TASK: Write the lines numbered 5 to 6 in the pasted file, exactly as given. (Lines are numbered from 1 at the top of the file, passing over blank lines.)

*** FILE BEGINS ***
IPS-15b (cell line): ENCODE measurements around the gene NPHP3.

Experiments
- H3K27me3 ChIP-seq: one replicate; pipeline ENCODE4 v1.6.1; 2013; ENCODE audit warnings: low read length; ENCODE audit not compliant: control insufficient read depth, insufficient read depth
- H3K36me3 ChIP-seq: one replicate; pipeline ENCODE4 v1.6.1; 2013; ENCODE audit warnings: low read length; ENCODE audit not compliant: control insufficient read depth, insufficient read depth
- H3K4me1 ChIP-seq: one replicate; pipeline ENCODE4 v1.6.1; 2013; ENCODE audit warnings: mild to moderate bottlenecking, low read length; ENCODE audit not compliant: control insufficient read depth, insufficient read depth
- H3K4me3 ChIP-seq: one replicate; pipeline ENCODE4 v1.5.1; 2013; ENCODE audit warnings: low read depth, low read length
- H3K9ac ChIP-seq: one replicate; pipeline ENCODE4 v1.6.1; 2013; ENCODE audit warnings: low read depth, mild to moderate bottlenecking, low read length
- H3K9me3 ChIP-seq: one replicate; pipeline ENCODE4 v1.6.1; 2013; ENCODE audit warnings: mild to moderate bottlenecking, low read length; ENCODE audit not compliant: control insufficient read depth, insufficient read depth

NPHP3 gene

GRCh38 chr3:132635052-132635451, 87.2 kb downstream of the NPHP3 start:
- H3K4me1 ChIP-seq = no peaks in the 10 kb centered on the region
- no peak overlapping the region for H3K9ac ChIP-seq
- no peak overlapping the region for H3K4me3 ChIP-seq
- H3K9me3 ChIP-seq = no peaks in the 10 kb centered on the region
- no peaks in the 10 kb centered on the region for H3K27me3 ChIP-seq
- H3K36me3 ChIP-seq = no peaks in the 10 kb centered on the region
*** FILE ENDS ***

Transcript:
- H3K4me1 ChIP-seq: one replicate; pipeline ENCODE4 v1.6.1; 2013; ENCODE audit warnings: mild to moderate bottlenecking, low read length; ENCODE audit not compliant: control insufficient read depth, insufficient read depth
- H3K4me3 ChIP-seq: one replicate; pipeline ENCODE4 v1.5.1; 2013; ENCODE audit warnings: low read depth, low read length